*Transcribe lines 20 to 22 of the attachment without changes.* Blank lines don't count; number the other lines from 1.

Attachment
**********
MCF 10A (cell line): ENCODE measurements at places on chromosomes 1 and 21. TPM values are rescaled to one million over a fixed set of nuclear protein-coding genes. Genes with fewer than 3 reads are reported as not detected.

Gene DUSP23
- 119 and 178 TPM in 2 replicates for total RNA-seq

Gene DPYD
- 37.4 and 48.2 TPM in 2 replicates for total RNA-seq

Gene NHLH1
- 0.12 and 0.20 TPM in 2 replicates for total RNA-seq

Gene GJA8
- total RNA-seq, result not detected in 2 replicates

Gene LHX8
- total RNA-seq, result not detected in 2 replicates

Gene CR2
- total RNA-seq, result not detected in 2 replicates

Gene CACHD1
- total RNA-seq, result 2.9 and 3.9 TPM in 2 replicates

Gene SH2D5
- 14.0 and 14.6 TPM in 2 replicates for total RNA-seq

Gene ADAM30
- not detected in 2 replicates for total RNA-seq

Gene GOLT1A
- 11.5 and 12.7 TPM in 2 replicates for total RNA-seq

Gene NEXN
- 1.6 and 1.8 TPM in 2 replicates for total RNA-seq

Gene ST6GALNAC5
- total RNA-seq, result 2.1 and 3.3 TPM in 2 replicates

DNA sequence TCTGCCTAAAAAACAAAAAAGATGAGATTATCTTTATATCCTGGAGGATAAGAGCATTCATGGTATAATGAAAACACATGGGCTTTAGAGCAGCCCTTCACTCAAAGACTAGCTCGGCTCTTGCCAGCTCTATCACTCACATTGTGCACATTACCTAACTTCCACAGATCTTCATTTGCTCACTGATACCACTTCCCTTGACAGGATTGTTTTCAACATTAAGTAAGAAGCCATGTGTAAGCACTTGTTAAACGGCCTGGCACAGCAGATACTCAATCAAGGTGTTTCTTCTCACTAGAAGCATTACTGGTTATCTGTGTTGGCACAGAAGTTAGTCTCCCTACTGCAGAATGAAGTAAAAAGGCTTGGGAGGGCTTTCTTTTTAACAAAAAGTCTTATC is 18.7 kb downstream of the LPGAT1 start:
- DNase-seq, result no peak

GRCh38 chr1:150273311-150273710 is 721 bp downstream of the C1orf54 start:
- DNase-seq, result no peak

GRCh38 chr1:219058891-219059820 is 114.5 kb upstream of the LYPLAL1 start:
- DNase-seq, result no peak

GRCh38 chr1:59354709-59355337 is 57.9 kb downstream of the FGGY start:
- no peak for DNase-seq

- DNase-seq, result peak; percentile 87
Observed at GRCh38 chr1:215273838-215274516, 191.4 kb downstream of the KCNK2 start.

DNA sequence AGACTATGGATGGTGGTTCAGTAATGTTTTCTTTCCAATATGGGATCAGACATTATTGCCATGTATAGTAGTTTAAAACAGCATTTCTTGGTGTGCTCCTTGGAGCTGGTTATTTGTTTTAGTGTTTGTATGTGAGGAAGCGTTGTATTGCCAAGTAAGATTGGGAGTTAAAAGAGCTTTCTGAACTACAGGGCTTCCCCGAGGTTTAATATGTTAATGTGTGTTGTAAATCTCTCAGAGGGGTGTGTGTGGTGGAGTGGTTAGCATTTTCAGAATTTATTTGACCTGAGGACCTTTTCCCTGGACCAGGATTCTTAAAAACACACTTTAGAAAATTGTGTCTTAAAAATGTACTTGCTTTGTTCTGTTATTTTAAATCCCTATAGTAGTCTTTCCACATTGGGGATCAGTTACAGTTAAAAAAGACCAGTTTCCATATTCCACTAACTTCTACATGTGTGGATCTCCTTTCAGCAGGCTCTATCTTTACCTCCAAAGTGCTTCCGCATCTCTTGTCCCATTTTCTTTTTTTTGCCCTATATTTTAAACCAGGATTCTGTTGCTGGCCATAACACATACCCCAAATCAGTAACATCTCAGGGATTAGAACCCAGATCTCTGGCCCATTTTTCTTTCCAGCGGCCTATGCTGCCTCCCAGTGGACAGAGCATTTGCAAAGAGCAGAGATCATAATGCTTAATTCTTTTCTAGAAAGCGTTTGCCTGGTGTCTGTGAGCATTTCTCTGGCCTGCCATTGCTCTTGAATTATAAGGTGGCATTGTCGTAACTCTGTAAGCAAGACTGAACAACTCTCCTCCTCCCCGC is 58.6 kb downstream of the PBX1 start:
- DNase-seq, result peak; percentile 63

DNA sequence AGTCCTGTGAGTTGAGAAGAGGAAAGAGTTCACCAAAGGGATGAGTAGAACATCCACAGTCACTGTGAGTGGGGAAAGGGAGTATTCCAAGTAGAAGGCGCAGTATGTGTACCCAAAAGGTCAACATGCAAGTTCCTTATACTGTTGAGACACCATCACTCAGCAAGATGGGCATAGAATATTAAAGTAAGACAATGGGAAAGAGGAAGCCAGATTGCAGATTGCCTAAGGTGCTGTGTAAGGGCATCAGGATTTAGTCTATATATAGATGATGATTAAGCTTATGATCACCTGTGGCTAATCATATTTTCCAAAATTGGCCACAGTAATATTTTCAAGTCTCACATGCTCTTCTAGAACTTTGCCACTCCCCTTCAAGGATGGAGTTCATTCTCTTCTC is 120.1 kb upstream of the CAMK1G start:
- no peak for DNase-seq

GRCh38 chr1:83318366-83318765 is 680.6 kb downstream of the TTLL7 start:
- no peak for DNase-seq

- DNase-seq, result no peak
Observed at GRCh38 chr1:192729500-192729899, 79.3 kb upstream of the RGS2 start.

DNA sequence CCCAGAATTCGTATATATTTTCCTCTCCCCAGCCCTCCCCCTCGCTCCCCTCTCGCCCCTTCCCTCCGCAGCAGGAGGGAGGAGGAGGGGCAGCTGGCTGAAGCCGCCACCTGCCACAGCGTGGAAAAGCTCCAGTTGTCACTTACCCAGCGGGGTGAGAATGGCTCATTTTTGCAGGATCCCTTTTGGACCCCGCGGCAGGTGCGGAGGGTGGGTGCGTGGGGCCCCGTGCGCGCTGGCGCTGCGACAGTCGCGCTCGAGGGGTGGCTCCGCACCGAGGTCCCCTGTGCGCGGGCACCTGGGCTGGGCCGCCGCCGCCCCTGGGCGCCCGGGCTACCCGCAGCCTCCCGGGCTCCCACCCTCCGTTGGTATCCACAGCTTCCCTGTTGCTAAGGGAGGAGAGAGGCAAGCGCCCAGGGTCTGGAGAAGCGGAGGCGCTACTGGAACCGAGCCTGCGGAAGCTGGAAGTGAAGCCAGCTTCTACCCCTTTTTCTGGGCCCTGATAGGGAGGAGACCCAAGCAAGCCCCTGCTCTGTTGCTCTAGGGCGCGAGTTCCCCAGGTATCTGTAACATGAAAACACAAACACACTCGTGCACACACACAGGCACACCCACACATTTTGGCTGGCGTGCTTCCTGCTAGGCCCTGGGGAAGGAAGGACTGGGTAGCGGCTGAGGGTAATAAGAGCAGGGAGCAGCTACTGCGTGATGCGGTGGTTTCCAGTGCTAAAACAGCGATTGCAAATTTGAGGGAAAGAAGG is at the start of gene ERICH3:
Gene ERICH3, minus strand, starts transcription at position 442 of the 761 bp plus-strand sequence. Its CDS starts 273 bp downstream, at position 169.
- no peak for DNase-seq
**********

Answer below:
Gene GOLT1A
- 11.5 and 12.7 TPM in 2 replicates for total RNA-seq

Gene NEXN